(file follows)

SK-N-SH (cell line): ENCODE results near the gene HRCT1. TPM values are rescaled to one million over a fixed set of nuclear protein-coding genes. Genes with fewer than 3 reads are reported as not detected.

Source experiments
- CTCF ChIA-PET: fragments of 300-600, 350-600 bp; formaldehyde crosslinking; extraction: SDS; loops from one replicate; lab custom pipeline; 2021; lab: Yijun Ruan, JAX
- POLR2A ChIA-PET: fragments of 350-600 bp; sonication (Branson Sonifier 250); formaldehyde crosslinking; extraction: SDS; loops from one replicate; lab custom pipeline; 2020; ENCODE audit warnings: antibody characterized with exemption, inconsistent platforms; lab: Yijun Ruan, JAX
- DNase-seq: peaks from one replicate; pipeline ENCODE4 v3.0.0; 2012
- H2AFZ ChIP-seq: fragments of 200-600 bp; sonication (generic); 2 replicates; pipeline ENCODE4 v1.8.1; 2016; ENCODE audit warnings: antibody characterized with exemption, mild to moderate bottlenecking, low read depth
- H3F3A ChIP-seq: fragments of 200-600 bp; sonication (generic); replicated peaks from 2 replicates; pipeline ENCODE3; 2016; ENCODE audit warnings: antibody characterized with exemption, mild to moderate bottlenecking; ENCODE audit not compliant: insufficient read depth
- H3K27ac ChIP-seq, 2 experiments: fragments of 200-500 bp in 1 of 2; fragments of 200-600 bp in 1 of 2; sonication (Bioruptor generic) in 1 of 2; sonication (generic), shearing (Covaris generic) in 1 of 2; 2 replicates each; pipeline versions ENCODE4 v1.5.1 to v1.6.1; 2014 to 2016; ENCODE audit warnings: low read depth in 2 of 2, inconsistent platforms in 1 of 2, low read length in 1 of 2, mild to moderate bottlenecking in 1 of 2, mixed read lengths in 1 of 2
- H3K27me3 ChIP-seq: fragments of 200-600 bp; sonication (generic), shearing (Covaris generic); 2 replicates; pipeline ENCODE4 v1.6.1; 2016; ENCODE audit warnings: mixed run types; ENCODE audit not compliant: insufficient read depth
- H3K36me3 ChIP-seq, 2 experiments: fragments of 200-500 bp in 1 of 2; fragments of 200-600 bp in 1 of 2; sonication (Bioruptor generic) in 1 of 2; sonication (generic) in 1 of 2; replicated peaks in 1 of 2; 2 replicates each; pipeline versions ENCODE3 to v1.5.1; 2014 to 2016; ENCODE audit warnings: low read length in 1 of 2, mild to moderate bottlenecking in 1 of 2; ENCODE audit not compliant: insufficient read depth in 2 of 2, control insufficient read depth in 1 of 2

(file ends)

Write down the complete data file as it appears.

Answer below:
SK-N-SH (cell line): ENCODE results near the gene HRCT1. TPM values are rescaled to one million over a fixed set of nuclear protein-coding genes. Genes with fewer than 3 reads are reported as not detected.

Source experiments
- CTCF ChIA-PET: fragments of 300-600, 350-600 bp; formaldehyde crosslinking; extraction: SDS; loops from one replicate; lab custom pipeline; 2021; lab: Yijun Ruan, JAX
- POLR2A ChIA-PET: fragments of 350-600 bp; sonication (Branson Sonifier 250); formaldehyde crosslinking; extraction: SDS; loops from one replicate; lab custom pipeline; 2020; ENCODE audit warnings: antibody characterized with exemption, inconsistent platforms; lab: Yijun Ruan, JAX
- DNase-seq: peaks from one replicate; pipeline ENCODE4 v3.0.0; 2012
- H2AFZ ChIP-seq: fragments of 200-600 bp; sonication (generic); 2 replicates; pipeline ENCODE4 v1.8.1; 2016; ENCODE audit warnings: antibody characterized with exemption, mild to moderate bottlenecking, low read depth
- H3F3A ChIP-seq: fragments of 200-600 bp; sonication (generic); replicated peaks from 2 replicates; pipeline ENCODE3; 2016; ENCODE audit warnings: antibody characterized with exemption, mild to moderate bottlenecking; ENCODE audit not compliant: insufficient read depth
- H3K27ac ChIP-seq, 2 experiments: fragments of 200-500 bp in 1 of 2; fragments of 200-600 bp in 1 of 2; sonication (Bioruptor generic) in 1 of 2; sonication (generic), shearing (Covaris generic) in 1 of 2; 2 replicates each; pipeline versions ENCODE4 v1.5.1 to v1.6.1; 2014 to 2016; ENCODE audit warnings: low read depth in 2 of 2, inconsistent platforms in 1 of 2, low read length in 1 of 2, mild to moderate bottlenecking in 1 of 2, mixed read lengths in 1 of 2
- H3K27me3 ChIP-seq: fragments of 200-600 bp; sonication (generic), shearing (Covaris generic); 2 replicates; pipeline ENCODE4 v1.6.1; 2016; ENCODE audit warnings: mixed run types; ENCODE audit not compliant: insufficient read depth
- H3K36me3 ChIP-seq, 2 experiments: fragments of 200-500 bp in 1 of 2; fragments of 200-600 bp in 1 of 2; sonication (Bioruptor generic) in 1 of 2; sonication (generic) in 1 of 2; replicated peaks in 1 of 2; 2 replicates each; pipeline versions ENCODE3 to v1.5.1; 2014 to 2016; ENCODE audit warnings: low read length in 1 of 2, mild to moderate bottlenecking in 1 of 2; ENCODE audit not compliant: insufficient read depth in 2 of 2, control insufficient read depth in 1 of 2